googled06bb313055e587a.html Rock N Roll Rehab for the Control Of Rock and Roll Starring Greg Piper and The Tooners: Bill Bruford’s Book

Bill Bruford’s Book

    I just finished reading Bill Bruford’s autobiography. Bruford was the drummer for Prog Rock bands Yes and King Crimson before turning to Jazz which seems to be the ultimate goal of all drummers. His book is different from the many rock musician biographies I’ve read over the years in that he married young and stayed married, didn’t develop a drug and/ or alcohol problem, didn’t come to resent or out and out hate his bandmates or the music industry and left a hugely successful band for a series of obscure acts yet still had a forty year career as a working musician. If it wasn’t for his early stint in Yes which was pretty much his first band and with whom he made four albums, his story would seem like any small time touring cover band member’s story. Personally, I find it hard to follow the career of someone who changes his bands as often as he changes his shirt and changes the bands’ members as often as his socks. I’m not that much into drummers to jump from Prog Rock to electric Jazz to acoustic Jazz where every tour and CD features a new lineup of musicians just because I like the drummer. He really asks a lot of his fans.
    An interesting aspect of his story is how he uses Internet marketing to bypass the record labels which is the new Music Business Model. It basically consists of discovering who your potential audience is, what they’re searching for on the Internet, building keywords based on their searches into your website to have the search engines direct them to your site, offer something in exchange for their email addresses and then once you have their contact info sell directly to them. It seems to work for Bill Bruford. If you'd like to see an example of this system try http://unsigned-records.com/RRrehab/squeeze1/index.html

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3 comments:

  1. I enjoyed Bruford in King Crimson back in the 70s. One of the most bizarre band pairings I ever saw was when King Crimson opened for the Eagles at the Berkeley Community Theater in 1973. I was a solid Eagles fan and was also then becoming a fan of British Progressive Bands. As odd as the pairing was, the audience liked them both. One would have thought that the die-hard country rock fans of the Eagles would be put off by the dark, oddly-timed, and complicated rhythms of Crimson. This was also the first time that I'd had back to back dates with two different girls. I liked the girl who I took to the concert more than the one I went out with the night before, but I my concert guest declined subsequent invitations. I always blamed it on Bill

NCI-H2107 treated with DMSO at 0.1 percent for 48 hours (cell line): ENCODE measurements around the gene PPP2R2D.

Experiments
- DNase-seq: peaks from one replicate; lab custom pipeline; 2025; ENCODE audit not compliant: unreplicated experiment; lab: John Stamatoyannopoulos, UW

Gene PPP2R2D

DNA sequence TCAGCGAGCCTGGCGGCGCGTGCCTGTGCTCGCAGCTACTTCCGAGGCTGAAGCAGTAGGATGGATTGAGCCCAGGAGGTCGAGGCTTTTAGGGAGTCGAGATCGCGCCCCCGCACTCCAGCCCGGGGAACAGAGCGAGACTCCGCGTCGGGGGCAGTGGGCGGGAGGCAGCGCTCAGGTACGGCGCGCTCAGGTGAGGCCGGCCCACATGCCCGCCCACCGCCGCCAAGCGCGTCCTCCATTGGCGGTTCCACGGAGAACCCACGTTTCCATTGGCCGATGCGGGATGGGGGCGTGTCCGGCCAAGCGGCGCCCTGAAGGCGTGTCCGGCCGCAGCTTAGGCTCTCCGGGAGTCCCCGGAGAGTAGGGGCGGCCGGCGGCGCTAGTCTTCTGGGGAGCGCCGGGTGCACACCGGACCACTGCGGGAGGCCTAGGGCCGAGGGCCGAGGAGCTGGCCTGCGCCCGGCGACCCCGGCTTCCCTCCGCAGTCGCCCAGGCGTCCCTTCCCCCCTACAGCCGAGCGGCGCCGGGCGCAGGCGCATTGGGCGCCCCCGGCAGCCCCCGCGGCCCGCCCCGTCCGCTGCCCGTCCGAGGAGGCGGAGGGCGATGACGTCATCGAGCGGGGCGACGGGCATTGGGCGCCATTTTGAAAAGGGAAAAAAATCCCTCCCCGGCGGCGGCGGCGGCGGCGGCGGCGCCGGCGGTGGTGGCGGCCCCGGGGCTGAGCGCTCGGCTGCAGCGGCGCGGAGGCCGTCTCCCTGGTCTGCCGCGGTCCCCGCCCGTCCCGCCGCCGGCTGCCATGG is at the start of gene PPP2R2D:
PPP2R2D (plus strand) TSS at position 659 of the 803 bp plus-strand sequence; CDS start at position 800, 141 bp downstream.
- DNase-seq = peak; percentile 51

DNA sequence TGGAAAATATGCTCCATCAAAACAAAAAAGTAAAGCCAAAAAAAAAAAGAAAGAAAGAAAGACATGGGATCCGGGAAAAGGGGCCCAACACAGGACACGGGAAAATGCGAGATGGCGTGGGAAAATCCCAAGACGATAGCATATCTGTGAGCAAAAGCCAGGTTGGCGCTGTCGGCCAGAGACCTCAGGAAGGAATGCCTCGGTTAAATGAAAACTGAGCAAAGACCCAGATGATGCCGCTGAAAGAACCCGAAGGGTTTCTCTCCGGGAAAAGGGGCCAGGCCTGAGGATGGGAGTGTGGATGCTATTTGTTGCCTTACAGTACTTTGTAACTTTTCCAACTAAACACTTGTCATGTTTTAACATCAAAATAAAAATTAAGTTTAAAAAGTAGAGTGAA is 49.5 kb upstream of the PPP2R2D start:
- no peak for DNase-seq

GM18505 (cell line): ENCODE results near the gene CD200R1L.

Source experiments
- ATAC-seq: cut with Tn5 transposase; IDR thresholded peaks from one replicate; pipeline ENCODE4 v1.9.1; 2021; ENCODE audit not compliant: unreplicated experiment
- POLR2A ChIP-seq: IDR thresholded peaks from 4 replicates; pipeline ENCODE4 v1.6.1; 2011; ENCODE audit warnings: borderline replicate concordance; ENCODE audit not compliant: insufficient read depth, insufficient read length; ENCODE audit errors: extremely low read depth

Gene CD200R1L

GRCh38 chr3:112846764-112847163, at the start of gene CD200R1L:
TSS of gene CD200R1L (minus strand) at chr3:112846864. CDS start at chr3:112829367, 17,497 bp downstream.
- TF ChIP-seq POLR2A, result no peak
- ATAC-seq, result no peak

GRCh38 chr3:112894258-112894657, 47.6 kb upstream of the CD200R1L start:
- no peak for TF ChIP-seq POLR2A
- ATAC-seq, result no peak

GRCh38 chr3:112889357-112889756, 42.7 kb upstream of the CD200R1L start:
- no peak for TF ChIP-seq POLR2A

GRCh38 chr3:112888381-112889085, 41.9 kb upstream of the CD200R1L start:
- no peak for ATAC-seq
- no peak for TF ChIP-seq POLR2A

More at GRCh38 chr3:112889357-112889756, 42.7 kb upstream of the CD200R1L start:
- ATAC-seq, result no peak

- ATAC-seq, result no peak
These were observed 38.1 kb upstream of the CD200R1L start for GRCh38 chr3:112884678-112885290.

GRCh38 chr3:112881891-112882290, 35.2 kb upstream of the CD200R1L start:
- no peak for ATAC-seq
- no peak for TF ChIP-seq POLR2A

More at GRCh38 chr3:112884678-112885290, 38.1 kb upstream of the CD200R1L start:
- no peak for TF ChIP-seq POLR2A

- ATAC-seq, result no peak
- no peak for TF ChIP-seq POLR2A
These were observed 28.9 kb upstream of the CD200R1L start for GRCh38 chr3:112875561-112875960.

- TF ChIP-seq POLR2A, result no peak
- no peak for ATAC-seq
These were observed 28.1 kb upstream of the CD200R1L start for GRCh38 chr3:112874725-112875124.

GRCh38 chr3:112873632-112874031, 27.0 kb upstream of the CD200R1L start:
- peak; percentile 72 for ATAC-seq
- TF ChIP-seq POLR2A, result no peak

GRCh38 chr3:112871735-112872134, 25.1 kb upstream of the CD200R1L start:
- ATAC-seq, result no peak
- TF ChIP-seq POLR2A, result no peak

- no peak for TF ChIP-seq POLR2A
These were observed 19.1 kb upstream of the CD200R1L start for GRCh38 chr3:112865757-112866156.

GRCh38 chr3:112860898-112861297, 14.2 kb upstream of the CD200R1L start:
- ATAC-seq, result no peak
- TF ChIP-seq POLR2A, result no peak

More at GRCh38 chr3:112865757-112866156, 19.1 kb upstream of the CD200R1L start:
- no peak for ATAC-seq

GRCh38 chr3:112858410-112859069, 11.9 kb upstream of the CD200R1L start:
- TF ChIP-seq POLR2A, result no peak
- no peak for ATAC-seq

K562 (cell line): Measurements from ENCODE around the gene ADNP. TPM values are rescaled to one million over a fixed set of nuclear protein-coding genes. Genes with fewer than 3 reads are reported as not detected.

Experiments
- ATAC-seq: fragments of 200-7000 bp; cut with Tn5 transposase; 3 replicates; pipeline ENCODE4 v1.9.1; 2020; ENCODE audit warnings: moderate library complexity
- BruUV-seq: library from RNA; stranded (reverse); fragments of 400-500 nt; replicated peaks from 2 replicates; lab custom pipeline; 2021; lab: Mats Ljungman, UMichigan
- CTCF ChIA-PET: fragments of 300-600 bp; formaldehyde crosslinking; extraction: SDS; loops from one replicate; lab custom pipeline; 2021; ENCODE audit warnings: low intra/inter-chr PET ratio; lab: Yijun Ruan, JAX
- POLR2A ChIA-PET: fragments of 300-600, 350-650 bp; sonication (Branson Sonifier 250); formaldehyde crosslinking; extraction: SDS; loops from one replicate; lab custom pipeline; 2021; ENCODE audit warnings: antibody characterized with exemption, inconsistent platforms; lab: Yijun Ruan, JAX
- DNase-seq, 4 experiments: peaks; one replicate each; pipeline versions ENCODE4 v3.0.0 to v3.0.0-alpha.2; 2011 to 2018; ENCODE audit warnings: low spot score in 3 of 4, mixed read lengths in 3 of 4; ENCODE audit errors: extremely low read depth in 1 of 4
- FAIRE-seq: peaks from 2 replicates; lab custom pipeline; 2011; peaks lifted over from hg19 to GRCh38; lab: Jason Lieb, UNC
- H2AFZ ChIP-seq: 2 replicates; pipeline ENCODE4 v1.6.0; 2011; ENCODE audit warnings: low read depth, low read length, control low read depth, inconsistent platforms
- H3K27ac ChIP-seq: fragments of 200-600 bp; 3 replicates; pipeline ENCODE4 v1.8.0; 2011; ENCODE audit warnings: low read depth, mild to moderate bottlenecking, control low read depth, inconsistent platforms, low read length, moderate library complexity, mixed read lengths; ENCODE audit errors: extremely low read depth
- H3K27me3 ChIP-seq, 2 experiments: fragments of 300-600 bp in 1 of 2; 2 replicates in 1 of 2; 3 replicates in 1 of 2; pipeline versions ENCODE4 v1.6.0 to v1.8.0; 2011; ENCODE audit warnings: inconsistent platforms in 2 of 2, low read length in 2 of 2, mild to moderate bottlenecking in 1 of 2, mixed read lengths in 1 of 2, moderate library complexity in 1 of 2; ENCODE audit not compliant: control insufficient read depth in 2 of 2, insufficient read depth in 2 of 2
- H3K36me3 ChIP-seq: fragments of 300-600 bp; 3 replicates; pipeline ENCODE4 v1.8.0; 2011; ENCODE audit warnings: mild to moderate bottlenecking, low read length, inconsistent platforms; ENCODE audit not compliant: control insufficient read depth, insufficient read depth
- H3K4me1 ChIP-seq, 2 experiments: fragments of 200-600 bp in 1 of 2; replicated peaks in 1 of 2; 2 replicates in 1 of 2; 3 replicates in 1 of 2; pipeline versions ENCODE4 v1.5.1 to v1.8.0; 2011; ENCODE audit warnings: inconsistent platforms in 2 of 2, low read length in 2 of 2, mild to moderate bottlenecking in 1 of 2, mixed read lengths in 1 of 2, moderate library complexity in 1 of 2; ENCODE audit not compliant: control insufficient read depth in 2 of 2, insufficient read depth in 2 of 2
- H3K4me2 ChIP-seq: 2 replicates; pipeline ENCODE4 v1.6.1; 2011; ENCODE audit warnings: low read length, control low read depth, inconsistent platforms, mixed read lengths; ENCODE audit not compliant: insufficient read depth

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  2. It was Paul Keller who came down to visit from the Bay Area and brought with him an early Genesis album that first turned me on to Prog Rock.

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  3. To Paul,

    I saw the Eagles early in their career opening for Yes at the Long Beach Arena. Sounds like the Eagles had a marketing strategy to expose themselves (er.....musically speaking, that is) specifically to the Prog Rock audience. Did that help them get to their huge success? Dunno.

    To Neal,

    I think Bruford's ability to drag an audience with him from group to group thoughout his career is due to the originality of his playing in Yes. With Bruford, you came for the chops, but you stayed for the originality.

    To me, there were several deeply compelling elements to Yes.......none moreso than what Bruford was coming up with in the albums "Fragile" and "Close to the Edge". It was totally original and fresh. A huge part of their sound.

    It broke my heart when he was replaced by Alan White. In my opinion, Yes recordings never again rose to the same artistic level as those albums with Bruford. The difference in their first album with White (Tales From A Topographic Ocean) was striking. A precipitous fall in my book. I think they clawed back a little with Relayer......and I lost interest after that.

    However, I eventually bought the Bruford King Crimson albums and concert tickets out of my continuing interest in his music. There was a momentum created for me from what he did in Yes. Like wanting to see the sequel of a movie I particularly dug in hopes that the magic would happen again.

    To contrast, many (including me) revere Jim Keltner's drumming, but don't make a point of buying CD's he's playing on just because it's him. With Bruford, there's more fascination to see if he'll blow our minds again.

    J.S.

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